Title: Bitch Planet, Vol 1: Beautiful Machine
Writer: Kelly Sue DeConnick
Illustrator: Valentine De Landro
Publisher: Image Comics
Rating: 4 out of 5
How I got it: Borrowed a copy from the library
Earlier today I read an article on Jezebel about a man who shot a 3-year-old girl after her mother rejected his advances. The sad thing is that stories like this — where men get violent after women reject them — happen all the goddamn time. If you don’t read stories like that, there are others on the gender wage gap. Or on the whole idea of the second shift. Or on the entrenchment of tech-bro culture in Silicon Valley. Stories to invoke outrage are endless. The worst part is that, at this point, it’s typical for our outrage to be mingled with a sense of world-weary fatigue.
Bitch Planet is a comic book that transforms that fatigue back into a howl of rage.
In a not-so-implausible world where “non-compliant” or “NC” women (aka: those who are too fat, too ugly, too sexually unwilling, too mouthy) get shipped off to a prison planet in space, a group of such NCs are offered the chance to participate in a deadly contact sport called “megaton” (which is normally played by men only) in order to gain a scrap of respect. Of course, the religious overlords responsible for determining a woman’s level of compliance are more than happy to partner up with the corporate overlords looking for the next big ratings magnet. Global audience engagement has been flagging and the ratings that such a mixed-sex game would generate are too tempting to ignore.
Into this confluence of backstage jockeying arrives Kamau Kogo, a new arrival on Bitch Planet who’s been offered the unheard of chance to lead an all-woman megaton team. But she knows that the odds are stacked against her, so she’s got to find an unconventional strategy to win.
Well, where better to find players who can break a game’s rules than a space station full of women who’ve been exiled for breaking the rules of society?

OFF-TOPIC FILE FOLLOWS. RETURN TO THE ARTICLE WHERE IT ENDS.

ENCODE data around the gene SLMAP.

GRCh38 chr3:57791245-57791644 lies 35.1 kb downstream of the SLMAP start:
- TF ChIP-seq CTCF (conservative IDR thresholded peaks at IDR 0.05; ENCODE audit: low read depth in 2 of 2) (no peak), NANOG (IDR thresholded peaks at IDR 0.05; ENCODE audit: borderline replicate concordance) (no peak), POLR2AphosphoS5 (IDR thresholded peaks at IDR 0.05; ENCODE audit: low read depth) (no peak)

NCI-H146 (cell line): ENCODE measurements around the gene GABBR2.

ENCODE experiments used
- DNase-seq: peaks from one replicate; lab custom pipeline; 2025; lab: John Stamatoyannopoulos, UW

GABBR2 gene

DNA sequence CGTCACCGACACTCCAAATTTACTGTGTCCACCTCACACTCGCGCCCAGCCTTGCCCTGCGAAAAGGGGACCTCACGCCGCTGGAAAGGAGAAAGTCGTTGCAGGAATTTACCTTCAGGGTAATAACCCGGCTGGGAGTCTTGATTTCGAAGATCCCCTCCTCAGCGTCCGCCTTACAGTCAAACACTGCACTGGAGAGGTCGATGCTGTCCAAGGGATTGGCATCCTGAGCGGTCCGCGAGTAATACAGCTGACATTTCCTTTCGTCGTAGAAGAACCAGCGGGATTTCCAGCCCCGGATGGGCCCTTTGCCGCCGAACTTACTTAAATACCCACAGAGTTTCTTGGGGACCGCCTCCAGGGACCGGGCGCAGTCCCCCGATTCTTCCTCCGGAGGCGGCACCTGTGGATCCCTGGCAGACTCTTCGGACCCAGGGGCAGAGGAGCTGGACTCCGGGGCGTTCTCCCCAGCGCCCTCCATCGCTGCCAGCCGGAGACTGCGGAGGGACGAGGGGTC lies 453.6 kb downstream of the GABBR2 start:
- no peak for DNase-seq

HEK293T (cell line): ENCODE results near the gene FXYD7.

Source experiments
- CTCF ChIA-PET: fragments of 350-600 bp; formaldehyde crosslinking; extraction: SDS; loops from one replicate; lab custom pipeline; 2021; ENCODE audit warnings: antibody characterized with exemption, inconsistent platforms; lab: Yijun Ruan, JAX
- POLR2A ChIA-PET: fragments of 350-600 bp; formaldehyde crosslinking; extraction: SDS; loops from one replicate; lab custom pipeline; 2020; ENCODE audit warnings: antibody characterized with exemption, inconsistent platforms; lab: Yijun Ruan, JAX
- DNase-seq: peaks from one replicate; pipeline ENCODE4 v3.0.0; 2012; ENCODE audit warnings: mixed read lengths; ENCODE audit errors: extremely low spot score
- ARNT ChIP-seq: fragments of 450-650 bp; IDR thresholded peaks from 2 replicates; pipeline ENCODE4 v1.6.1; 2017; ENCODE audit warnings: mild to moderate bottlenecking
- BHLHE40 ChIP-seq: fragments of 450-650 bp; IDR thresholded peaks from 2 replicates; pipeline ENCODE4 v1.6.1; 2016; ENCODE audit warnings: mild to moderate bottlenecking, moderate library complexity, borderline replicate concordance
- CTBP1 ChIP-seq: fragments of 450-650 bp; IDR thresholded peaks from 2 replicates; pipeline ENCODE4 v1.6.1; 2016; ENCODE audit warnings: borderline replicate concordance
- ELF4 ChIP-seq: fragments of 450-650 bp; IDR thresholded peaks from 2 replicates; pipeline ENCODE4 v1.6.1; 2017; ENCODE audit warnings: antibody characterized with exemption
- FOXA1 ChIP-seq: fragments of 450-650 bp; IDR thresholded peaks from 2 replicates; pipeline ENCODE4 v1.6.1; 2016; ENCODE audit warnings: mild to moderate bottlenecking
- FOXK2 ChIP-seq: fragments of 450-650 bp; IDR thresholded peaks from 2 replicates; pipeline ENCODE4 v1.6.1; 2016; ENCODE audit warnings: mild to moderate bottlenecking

Bitch Planet, Vol 1 is a collection of the comic’s first 5 issues. I’ve been thinking a lot about the volume’s subtitle, “Beautiful Machine.” There are a lot of ways you can interpret that phrase. The society of Bitch Planet operates on strict, unyielding logic to achieve a certain result: the entrenchment of male entitlement, consumer capitalist culture, and the hemming in of women so that only a small number of socially-acceptable roles are available to them. Is it beautiful? On the surface, maybe, but on the inside it’s rotten. It may be a pretty machine, but it’s a hateful one too.
What about our bodies? Are they machines? Legs pump like pistons, muscles require food like cars require fuel. We move, we breathe, we emit exhaust/exude exhaustion. And if there is a single person on Bitch Planet that embodies non-compliance, it’s Penelope Rolle, an extremely large, extremely strong, and extremely violent baker who’s had everything — her family, her livelihood — stripped away from her. Watching Penelope fight and steamroll her opponents on the field is its own form of beauty.
I have really mixed feelings about Bitch Planet, Vol 1. I want to read the rest of the series and see how things turn out. Will Kamau manage to subvert the system? Is there an overarching plot point behind the pulpy, fake ads at the end of each issue? However, my appreciation of the comic’s aesthetic and the points its making about society are just that: appreciation, rather than true enjoyment. This is a comic that has Things To Say. But I’m also tired, so tired, of living in the kind of world that makes comics like this necessary in the first place.